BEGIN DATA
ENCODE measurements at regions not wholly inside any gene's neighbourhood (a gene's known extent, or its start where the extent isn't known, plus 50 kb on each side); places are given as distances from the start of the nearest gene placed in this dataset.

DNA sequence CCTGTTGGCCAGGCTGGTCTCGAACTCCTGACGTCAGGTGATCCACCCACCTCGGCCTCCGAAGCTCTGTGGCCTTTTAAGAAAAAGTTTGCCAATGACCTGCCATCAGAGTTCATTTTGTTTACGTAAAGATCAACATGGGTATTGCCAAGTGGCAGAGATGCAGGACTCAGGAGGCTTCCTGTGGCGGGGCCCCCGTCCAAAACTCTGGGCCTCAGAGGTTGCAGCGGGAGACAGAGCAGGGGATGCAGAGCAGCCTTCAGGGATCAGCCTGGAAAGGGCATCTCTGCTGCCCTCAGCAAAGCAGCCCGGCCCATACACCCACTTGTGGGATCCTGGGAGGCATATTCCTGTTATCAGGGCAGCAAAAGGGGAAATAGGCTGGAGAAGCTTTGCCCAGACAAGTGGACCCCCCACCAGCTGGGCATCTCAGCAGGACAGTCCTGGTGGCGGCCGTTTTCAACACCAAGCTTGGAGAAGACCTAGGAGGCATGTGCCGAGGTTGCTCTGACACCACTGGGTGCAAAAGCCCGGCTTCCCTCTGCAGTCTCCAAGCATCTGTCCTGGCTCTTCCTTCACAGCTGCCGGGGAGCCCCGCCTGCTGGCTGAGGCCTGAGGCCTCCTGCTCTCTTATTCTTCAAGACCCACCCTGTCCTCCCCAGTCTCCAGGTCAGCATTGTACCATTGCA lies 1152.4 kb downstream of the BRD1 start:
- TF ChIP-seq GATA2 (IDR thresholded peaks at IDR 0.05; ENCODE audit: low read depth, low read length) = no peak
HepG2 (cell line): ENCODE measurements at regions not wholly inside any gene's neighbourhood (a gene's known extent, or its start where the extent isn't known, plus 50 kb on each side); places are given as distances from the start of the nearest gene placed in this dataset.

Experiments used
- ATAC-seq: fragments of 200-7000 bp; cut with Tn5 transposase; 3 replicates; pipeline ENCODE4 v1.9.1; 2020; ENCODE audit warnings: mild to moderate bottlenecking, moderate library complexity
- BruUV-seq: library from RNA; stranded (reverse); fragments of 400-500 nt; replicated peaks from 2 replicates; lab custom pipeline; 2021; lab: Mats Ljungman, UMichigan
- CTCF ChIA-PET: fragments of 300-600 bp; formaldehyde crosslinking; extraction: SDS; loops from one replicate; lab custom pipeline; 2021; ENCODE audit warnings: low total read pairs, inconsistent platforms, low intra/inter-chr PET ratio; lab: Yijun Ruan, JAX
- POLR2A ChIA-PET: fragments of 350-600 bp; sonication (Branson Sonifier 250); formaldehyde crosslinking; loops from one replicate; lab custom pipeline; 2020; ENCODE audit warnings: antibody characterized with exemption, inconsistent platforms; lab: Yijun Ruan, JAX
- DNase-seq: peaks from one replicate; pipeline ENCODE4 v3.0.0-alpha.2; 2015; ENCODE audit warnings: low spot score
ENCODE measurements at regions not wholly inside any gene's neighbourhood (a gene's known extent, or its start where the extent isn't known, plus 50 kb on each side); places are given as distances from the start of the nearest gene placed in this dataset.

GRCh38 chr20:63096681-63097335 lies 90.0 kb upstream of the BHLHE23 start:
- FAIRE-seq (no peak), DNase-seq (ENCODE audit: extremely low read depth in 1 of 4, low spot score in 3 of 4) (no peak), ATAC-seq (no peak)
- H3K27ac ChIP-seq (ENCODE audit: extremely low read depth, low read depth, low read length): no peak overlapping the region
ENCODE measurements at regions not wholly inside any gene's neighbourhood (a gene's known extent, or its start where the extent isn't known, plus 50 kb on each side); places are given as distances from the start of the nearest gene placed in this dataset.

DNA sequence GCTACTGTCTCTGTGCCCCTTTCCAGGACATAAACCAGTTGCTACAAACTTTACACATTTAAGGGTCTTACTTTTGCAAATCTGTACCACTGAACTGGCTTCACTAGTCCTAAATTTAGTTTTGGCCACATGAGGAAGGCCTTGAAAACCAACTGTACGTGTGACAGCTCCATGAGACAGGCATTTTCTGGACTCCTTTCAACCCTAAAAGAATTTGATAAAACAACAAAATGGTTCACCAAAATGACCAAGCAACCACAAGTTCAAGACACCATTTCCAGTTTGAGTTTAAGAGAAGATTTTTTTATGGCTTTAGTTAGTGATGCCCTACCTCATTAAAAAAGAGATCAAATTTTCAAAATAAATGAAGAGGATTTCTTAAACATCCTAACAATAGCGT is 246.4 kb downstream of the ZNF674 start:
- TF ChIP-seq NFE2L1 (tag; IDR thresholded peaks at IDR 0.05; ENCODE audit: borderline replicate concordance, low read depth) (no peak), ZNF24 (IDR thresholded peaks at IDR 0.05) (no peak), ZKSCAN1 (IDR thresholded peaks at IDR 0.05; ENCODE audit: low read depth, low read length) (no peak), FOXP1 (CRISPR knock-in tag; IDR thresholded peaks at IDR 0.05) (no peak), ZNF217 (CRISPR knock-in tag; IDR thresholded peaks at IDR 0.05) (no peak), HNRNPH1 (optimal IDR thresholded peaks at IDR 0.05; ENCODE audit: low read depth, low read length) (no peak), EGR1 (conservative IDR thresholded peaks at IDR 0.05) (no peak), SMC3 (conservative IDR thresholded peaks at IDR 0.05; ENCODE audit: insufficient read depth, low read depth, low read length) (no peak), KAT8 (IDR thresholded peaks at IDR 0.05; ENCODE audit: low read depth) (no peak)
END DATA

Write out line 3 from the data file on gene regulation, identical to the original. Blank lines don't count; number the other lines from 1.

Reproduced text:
- TF ChIP-seq GATA2 (IDR thresholded peaks at IDR 0.05; ENCODE audit: low read depth, low read length) = no peak